Indian Pueblo Cultural Center

Indian Pueblo Cultural Center, Albuquerque, New Mexico

During several years of bookings at the New Mexico State Fair in Albuquerque, I made visits to the Indian Pueblo Cultural Center and modern Pueblo sites such as Chaco, Taos, Acoma, Kuaua and others. My goal was to acquire an outsider’s understanding of what tribes trace their roots to the ancient pueblos and which of the others that came later were nomads from the north. To pick a few: the Hopi are the best-known pueblo dwellers; the Navajo live on the largest American Indian reservation, surrounding traditional Hopi lands; the Apaches are familiar to moviegoers as warrior tribes that did battle with any who threatened their freedom of movement. The only Hollywood movies I have found on Pueblo life are film versions of Tony Hillerman’s novels, usually made for TV.

There are several documentary films on YouTube that depict the struggles of the Hopi and Navajo people who face many challenges to maintaining their traditions in the late 20th century. Among the best of them is Broken Rainbow (1985), which won the Academy Award for Best Documentary Feature.

 The Apache Wars: 1846 –1886

As the battles on the Plains between the Indians and the U.S. Cavalry began to subside, the spotlight of history shifted toward the Southwest. Hostilities between the United States and Mexico, primarily over the disputed area of Texas, gave the last of the rebellious Indians a chance to strike at the vulnerabilities of the emerging nations. As it had done with the epic battles on the Plains, Hollywood devoted a great deal of attention to the final engagements with the Indians in the Southwest. The emphasis was almost always on American heroism. Here are two of the many movies that touch upon the struggles at the end of the 19th century. See also The Geronimo Movies for the sad demise of Indian aspirations to sovereignty over lands that once were traversed only by them.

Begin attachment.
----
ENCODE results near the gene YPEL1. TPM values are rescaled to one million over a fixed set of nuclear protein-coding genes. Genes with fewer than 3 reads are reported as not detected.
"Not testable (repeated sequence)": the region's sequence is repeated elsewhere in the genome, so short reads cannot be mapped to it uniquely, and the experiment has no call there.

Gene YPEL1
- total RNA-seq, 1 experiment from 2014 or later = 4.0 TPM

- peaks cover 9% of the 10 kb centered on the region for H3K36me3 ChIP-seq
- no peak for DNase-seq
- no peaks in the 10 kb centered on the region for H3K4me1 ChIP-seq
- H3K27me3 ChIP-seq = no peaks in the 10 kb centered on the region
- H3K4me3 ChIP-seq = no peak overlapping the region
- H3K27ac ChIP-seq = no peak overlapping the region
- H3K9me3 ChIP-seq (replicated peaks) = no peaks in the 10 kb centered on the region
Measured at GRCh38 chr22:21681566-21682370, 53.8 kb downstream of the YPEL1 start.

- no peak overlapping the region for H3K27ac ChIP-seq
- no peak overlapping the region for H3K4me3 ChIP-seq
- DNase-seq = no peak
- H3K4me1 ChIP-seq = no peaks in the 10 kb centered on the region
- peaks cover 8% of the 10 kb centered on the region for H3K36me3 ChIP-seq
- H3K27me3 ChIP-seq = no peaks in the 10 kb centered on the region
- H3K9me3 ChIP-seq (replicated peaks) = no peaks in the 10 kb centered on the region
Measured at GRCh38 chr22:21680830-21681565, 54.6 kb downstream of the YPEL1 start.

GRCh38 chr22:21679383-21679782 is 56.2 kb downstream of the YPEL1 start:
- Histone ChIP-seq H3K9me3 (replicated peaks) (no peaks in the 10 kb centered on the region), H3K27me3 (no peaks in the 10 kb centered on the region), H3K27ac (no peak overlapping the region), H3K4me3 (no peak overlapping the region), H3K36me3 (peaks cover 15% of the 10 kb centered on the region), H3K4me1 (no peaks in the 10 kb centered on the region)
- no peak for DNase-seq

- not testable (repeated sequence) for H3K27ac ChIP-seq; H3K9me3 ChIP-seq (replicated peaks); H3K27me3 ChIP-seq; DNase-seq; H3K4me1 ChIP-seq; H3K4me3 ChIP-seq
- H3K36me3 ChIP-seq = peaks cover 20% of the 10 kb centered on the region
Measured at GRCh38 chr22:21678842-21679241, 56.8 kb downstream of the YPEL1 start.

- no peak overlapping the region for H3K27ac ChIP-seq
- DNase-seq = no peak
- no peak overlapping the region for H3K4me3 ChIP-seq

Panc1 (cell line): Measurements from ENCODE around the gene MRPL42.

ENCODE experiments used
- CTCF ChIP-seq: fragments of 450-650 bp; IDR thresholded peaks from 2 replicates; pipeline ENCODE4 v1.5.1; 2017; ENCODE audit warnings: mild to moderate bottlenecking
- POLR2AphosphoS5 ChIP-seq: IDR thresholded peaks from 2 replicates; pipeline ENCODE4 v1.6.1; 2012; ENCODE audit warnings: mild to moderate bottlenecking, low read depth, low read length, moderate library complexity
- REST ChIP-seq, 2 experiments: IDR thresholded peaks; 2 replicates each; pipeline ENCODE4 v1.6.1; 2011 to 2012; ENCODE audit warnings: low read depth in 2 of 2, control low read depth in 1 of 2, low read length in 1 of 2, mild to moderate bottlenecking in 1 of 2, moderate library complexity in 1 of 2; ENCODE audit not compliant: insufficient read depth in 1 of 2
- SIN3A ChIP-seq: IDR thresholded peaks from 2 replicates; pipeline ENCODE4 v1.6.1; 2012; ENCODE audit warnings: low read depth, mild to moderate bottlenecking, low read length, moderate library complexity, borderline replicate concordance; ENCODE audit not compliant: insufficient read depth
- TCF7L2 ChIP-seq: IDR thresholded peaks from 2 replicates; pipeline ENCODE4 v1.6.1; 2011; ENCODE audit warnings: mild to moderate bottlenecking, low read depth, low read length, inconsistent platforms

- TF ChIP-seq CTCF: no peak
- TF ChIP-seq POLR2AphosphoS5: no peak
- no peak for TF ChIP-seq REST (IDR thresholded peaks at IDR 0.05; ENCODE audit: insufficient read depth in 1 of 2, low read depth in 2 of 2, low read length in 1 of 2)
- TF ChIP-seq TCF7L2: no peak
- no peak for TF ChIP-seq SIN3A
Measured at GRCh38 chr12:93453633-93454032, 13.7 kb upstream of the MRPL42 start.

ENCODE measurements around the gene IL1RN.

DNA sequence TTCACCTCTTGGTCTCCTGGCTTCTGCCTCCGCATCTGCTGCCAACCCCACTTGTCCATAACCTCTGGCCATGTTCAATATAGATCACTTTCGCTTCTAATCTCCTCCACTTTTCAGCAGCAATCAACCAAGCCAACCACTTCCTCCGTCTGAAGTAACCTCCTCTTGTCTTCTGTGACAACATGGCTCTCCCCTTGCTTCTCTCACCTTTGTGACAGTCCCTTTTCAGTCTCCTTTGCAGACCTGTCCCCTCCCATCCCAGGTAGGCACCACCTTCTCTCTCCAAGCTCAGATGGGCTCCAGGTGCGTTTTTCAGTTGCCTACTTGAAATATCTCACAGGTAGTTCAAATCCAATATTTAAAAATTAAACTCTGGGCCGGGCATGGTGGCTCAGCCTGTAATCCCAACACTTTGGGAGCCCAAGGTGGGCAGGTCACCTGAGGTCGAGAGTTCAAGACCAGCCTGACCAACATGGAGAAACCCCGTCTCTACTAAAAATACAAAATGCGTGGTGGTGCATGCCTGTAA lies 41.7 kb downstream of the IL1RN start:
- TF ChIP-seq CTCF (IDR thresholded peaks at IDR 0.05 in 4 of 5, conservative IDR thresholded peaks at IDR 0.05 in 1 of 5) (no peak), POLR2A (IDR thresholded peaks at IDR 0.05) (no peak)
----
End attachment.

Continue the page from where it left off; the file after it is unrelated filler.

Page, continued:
Broken Arrow  (1950)

Video Movie Guide 2002 says this film “was the first to treat the Indian with respect and understanding.”  Set in the 1870s, James Stewart is a cavalry scout who takes the side of the Apaches.  Beautifully filmed in Monument Valley and other Western locations, the film is admirable for the serious treatment of its subject, but it suffers greatly from the Hollywood conventions of the time.  Jeff Chandler plays the noble chief, Cochise, who tries to be a friend to the white man.  When this strategy results in tragedy, Geronimo leads the renegades in retaliation.  Stewart falls in love with a pretty young Apache girl, who is killed in the end.  Will Geer plays the sneering white rancher who leads the white opposition to accommodation with the Indians.